Romano: Hey, John Morgan, stop dragging my heart around

WILL VRAGOVIC   |   Times
John Morgan, head of Morgan & Morgan, stands for a portrait in his offices in downtown Orlando.
WILL VRAGOVIC | Times John Morgan, head of Morgan & Morgan, stands for a portrait in his offices in downtown Orlando.
Published

Clearly, flattery did not work.

The folks who supported him in the polls, the crowds that applauded him at multiple Tiger Bay functions, the social media purveyors eager for his latest snark were not enough to persuade John Morgan to seek the Democratic nomination for governor.

So, should they now try shame?

Because Morgan’s sorta-definitely-maybe decision not to run for governor feels kind of cheesy and self-serving at this point.

In case you missed it, Morgan announced his intentions with a tweet on Friday morning. "Spent all of Thanksgiving with my whole family,’’ Morgan wrote. "While it’s amazing to be leading the polls for Governor without being a candidate I can’t muster the enthusiasm to run for the nomination(.)’’

And, God bless him, that’s a perfectly reasonable choice.

Running for governor would be a huge disruption in both his personal and professional life, and no one can blame him for deciding not to put his family through that hellfire. It was the subsequent messages that were a little harder to reconcile.

"And I can’t muster enthusiasm for any of today’s politicians. They are all the same. Both parties,’’ he tweeted. "I plan to register as an Independent and when I vote, vote for the lesser of two evils. And if I ever ran, run as an Independent.’’

Again, that’s a defensible position to take.

But a little clarification would help.

Morgan has been a big-time fundraiser for Democrats, and has clearly looked for their support on pet projects, such as medical marijuana legalization. He’s also spent months flirting with the Democrats while he mulled a potential gubernatorial run.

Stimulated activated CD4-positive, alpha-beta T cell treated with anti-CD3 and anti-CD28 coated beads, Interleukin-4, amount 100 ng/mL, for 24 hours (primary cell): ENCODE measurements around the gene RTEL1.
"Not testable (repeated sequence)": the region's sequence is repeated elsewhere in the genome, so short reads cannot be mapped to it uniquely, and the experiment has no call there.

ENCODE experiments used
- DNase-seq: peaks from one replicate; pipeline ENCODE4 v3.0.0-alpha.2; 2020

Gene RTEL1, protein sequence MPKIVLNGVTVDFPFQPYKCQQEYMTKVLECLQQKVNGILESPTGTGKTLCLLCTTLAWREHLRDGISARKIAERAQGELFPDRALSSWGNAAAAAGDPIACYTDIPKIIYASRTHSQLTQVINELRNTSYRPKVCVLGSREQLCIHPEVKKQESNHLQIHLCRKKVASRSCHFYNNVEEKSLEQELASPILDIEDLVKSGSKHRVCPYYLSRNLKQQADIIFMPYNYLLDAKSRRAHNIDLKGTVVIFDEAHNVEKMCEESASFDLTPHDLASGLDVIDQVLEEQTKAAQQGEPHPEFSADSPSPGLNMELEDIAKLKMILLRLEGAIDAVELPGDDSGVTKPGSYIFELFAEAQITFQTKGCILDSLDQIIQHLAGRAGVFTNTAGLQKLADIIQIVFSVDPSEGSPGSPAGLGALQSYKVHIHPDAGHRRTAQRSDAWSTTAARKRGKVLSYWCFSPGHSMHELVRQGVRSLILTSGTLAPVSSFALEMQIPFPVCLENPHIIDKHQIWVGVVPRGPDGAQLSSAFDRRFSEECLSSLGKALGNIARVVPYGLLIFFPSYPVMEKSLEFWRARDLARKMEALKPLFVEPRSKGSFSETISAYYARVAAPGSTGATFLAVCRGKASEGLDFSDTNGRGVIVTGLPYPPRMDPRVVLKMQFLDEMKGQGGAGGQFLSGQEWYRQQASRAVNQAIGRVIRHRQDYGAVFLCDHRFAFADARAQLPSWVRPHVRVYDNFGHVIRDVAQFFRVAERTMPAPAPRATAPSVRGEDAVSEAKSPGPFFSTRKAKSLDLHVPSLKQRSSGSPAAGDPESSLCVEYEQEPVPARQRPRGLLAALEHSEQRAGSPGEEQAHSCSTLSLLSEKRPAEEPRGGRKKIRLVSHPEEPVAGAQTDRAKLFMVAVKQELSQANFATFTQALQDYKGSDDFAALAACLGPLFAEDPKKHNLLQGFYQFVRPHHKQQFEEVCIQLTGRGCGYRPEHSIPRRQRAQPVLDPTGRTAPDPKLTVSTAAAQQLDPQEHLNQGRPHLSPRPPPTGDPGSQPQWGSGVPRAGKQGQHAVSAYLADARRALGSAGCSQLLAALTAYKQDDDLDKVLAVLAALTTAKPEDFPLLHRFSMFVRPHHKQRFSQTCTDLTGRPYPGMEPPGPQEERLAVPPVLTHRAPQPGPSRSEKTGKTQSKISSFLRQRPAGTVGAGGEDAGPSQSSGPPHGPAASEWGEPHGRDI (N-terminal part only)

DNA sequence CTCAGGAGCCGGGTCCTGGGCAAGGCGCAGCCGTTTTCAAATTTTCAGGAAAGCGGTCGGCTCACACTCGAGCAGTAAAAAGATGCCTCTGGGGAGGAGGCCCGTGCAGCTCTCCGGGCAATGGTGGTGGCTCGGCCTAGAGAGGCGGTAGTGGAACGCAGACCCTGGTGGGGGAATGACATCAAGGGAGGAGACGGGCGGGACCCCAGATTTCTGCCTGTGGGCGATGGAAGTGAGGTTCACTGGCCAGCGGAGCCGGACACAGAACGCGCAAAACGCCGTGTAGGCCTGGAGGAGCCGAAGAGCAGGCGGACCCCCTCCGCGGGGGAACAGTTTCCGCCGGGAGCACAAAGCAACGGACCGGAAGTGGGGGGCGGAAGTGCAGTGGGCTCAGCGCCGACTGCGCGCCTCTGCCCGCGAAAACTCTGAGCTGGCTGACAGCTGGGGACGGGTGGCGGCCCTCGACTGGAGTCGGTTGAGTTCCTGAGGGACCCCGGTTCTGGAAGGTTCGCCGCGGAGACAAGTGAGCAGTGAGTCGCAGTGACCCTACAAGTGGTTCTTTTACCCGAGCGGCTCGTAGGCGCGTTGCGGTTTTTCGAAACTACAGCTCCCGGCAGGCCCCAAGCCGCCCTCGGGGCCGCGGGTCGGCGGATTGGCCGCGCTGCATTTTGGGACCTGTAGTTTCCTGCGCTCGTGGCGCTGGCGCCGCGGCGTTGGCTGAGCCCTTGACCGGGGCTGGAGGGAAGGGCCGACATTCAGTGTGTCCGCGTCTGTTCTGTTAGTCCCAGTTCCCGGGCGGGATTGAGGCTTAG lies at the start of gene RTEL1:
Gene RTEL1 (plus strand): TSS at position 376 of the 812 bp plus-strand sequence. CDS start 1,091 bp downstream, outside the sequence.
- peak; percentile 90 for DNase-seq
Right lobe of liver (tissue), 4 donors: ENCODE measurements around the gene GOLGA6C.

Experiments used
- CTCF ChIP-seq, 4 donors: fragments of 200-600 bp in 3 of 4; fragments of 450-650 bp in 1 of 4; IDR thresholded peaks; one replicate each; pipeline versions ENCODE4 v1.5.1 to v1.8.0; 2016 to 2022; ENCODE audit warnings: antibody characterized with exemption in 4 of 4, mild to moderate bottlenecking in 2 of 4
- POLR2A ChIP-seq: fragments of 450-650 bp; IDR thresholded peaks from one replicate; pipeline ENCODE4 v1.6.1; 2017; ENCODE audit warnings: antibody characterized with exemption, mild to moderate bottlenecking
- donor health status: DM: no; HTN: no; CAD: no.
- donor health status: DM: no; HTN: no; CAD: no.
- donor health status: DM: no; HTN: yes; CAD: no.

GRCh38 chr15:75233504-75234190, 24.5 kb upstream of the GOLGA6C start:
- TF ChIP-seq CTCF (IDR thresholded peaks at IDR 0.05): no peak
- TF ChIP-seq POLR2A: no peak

And then he forsakes the entire party in a single tweet?

While also continuing his will-he-or-won’t-he teases?

Morgan’s burgeoning political career revolves around the idea of calling BS when he sees it, so maybe he can appreciate me saying this latest move seems less "for the people" and more "look at me.’’

Personally, I couldn’t care less whether Morgan runs as a Democrat, a Republican or an independent. His party affiliation matters far less than his potential policies.

And his ideas on creating a new living wage, supporting stronger public schools and ending the ill-conceived war on drugs with its over-the-top prison sentences look like winners to me.

But he has to follow through.

If Morgan flirts as a Democrat and doesn’t run and then flirts as an independent and doesn’t run, this is going to feel more like a rich man stroking his ego rather than a serious man seeking a legacy.

And I say all of this as a huge Morgan fan.

Two months ago, I wrote that he was the best chance Democrats had in the governor’s race. And with his money, charisma and no-nonsense perspective, I still think he’d have a decent chance of tapping into voter dissatisfaction as an independent candidate, especially when 64.6 percent of Florida’s registered voters are non-Republican and, presumably, less enthralled with the status quo.

On Monday morning, Morgan tweeted that he was now a GDI which, in the G-rated version, stands for a Gosh Darn Independent.

Good for him.

Now let’s hope he’s not also a Gosh Darn Imposter.

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